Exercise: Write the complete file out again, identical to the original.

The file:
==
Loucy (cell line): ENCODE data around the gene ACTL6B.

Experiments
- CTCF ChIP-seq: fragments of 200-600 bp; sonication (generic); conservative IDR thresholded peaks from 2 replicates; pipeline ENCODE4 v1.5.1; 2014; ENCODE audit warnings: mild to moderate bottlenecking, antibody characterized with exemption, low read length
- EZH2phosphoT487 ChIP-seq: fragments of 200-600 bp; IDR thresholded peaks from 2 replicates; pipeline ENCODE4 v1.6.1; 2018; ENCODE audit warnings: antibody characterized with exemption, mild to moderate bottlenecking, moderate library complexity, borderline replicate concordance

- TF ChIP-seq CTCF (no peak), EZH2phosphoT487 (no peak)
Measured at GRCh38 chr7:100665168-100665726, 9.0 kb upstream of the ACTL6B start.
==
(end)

Loucy (cell line): ENCODE data around the gene ACTL6B.

Experiments
- CTCF ChIP-seq: fragments of 200-600 bp; sonication (generic); conservative IDR thresholded peaks from 2 replicates; pipeline ENCODE4 v1.5.1; 2014; ENCODE audit warnings: mild to moderate bottlenecking, antibody characterized with exemption, low read length
- EZH2phosphoT487 ChIP-seq: fragments of 200-600 bp; IDR thresholded peaks from 2 replicates; pipeline ENCODE4 v1.6.1; 2018; ENCODE audit warnings: antibody characterized with exemption, mild to moderate bottlenecking, moderate library complexity, borderline replicate concordance

- TF ChIP-seq CTCF (no peak), EZH2phosphoT487 (no peak)
Measured at GRCh38 chr7:100665168-100665726, 9.0 kb upstream of the ACTL6B start.